I’ve always thought the ability of a storyteller to invest you in a character you know in advance is going into tragic territory is one of the highest proving points for sheer talent. Stephen King made me fall in love with Susan Delgado even though I had known since The Gunslinger how her story ends. Romeo & Juliet was my favorite Shakespeare play because it had a deep affect on me as a teenager, even though I knew the ending and I knew to get invested in these characters was only going to hurt when it came about. Nolan makes it hurt.
You know Harvey Dent becomes Two-Face, but the surprise comes about halfway through when you realize you’d forgo the coolness you know is in store if Dent could stay Gotham’s White Knight. You want to see good prevail. At least I did.
Aaron Eckhart is perfectly cast, effortlessly making you believe in Harvey Dent and, even more importantly, letting you buy his fall from the light.
Heath Ledger. What can be said about his performance? It’s absolutely magnetic. You can not take your eyes off of him in this movie. He is the definitive Joker now. His theatricality, insanity barely in check, his brains, the mystery of the character. He’s written to perfection and Ledger takes it a step beyond with his unhinged and frightening performance. The Joker embodies anarchy and he never once contradicts himself.
I guarantee you this right now. You will never forget his magic trick.
Bale is once again great as Bruce Wayne, but like I said the movie isn’t really Bruce/Bats centric. He’s all over the movie and a driving force, no doubt, but the overall story really does belong to Harvey Dent.
Gary Oldman and Morgan Freeman are great, as usual. As is Michael Caine, who gets some really great stuff in this flick. I loved hearing a little bit about Alfred’s past, which… let’s just say it’s not a typical butler’s past.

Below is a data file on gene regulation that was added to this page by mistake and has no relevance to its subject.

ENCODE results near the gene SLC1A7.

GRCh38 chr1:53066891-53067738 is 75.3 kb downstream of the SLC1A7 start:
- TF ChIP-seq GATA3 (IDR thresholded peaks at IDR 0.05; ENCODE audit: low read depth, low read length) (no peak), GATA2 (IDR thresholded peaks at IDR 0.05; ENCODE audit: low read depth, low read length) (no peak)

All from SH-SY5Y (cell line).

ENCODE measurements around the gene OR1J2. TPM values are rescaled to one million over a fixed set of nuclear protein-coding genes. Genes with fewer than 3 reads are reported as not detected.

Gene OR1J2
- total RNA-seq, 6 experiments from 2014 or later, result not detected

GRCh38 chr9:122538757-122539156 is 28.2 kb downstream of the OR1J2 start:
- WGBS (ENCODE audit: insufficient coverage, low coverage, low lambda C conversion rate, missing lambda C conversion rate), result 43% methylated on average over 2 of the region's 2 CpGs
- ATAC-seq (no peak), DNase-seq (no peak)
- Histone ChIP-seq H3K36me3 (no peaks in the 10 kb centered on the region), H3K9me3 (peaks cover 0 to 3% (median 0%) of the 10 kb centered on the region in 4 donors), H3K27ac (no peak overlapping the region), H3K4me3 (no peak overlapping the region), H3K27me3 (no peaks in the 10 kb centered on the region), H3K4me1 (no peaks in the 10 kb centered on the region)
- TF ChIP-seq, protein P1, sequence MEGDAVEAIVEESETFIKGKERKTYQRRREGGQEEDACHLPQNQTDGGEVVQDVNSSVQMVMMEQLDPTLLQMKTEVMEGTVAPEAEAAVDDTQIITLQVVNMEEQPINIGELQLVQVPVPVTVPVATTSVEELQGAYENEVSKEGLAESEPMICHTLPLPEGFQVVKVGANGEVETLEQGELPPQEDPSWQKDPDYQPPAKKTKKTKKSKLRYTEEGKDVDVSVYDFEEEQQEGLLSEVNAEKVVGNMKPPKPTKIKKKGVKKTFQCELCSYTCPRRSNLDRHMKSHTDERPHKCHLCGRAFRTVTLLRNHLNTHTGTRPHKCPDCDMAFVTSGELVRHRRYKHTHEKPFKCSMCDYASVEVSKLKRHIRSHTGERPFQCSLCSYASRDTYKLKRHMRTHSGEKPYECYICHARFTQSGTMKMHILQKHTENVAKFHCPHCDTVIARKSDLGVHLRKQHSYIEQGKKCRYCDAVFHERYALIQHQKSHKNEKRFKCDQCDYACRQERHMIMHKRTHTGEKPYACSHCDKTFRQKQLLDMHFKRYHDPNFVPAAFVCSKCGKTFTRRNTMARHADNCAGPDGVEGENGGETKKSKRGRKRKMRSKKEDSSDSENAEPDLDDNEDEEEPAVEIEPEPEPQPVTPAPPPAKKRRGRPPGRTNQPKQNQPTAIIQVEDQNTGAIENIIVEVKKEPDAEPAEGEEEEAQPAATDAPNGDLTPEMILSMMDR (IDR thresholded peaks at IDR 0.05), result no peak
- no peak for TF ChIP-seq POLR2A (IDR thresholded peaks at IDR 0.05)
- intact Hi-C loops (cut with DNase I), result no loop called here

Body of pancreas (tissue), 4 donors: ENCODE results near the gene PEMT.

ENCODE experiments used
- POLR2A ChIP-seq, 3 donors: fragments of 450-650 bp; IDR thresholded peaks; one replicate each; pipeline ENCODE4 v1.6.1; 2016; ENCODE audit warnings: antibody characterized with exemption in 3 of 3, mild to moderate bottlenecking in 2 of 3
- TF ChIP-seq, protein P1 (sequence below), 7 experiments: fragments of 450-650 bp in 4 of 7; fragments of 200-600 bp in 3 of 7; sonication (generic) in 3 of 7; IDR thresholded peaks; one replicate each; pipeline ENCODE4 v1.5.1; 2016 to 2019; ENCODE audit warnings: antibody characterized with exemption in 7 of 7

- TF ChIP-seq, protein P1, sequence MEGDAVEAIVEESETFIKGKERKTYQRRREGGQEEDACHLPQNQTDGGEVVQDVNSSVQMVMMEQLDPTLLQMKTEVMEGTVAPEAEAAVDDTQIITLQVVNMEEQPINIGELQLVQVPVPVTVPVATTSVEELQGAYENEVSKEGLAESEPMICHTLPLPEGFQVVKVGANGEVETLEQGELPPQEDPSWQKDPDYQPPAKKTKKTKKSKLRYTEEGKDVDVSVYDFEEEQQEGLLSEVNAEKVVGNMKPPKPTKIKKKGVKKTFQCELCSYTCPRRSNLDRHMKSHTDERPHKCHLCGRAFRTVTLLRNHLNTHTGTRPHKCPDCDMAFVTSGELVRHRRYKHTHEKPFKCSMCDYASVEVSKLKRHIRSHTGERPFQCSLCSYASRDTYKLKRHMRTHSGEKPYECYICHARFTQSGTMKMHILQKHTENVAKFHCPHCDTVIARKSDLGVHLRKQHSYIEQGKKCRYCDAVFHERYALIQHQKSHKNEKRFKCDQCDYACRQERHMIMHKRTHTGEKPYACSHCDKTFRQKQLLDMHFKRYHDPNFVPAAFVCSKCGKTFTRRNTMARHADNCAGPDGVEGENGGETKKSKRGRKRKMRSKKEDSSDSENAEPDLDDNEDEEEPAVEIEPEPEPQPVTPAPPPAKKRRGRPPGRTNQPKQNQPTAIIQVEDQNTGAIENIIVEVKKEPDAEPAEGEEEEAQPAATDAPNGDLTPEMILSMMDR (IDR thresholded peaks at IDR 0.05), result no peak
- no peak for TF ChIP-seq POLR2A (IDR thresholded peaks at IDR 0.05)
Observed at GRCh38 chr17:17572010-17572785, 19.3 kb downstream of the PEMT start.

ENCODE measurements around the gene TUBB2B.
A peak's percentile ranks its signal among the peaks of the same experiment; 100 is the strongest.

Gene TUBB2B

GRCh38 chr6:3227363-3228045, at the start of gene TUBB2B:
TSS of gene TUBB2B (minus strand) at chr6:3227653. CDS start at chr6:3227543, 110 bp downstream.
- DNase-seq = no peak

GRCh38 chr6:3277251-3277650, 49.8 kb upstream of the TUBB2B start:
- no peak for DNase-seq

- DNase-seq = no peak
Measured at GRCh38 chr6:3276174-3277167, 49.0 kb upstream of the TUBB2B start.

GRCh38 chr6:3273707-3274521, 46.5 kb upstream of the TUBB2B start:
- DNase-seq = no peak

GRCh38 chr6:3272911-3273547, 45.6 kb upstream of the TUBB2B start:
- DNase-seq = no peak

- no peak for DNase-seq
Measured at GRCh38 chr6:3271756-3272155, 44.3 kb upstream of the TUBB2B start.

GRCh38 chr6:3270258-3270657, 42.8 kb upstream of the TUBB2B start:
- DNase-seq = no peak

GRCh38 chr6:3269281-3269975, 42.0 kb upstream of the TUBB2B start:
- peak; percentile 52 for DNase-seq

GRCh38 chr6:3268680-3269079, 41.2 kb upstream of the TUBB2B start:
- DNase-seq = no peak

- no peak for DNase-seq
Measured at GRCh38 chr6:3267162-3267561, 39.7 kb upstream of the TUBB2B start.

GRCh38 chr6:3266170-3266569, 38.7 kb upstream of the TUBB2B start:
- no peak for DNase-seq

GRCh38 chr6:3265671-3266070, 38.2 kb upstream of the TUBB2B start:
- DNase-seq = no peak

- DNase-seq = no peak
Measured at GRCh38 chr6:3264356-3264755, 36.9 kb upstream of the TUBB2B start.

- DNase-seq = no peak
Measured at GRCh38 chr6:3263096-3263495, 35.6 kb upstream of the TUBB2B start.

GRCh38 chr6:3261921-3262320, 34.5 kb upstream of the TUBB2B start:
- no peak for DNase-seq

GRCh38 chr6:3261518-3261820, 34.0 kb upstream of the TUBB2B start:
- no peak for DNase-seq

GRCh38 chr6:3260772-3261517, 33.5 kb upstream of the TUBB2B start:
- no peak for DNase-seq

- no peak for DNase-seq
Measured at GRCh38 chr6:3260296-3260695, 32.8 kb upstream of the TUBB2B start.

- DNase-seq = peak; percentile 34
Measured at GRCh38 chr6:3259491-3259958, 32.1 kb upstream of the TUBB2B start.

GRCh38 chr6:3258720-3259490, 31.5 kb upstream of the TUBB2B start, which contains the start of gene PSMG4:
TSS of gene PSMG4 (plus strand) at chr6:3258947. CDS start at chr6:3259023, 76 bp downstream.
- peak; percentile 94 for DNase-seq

Maggie Gyllenhaal is Rachel Dawes. There was never a moment where I lamented the break in continuity from the first movie. And this is coming from someone who liked Katie Holmes in BEGINS.
The IMAX experience was amazing. The film played in it’s correct aspect ratio (2.35:1) except whenever the specifically shot IMAX sequences played, which opened the world up, giving me a 70 foot tall window into another universe. Wally Pfister’s cinematography was always sharp and in IMAX really did make me feel like I was there, which is the highest compliment I could pay to him.
I don’t know what more I can talk about without going into specific plot points and I damn well won’t be the bastard to ruin this movie for you. I will say that the writing in this is as good as anything the Nolans have written. Seriously. The subtlety in how they handle The Joker’s origins (“Wanna know how I got these scars?”) gives us a deep insight into the diseased brain while at the same time not betraying the mystery. You’ll see how they do it when you see the flick... but it's fantastic, completely true to who the Joker is.
The set-up for the next one isn’t as clear as the last film, at least in terms of who the villain is going to be. There is no calling card, but there is certainly a giant thread. You know where they’re going and you can’t wait to see what they’ll give us when it’s time for the next film.
And, by the way, Warner Bros. better pray to God Christopher Nolan wants to make a lot more of these movies because after seeing this film I can’t imagine a filmmaker in their right mind that would want to try to follow it up.
Mark my words: Ledger will be nominated, Wally Pfister will be nominated, Chris Nolan will be nominated for direction, Jonathan and Chris Nolan for script and if the movie Gods are feeling kind early next year we might even see a Best Picture nom.
It really is that good. I am already giddy about seeing it again in 15 hours.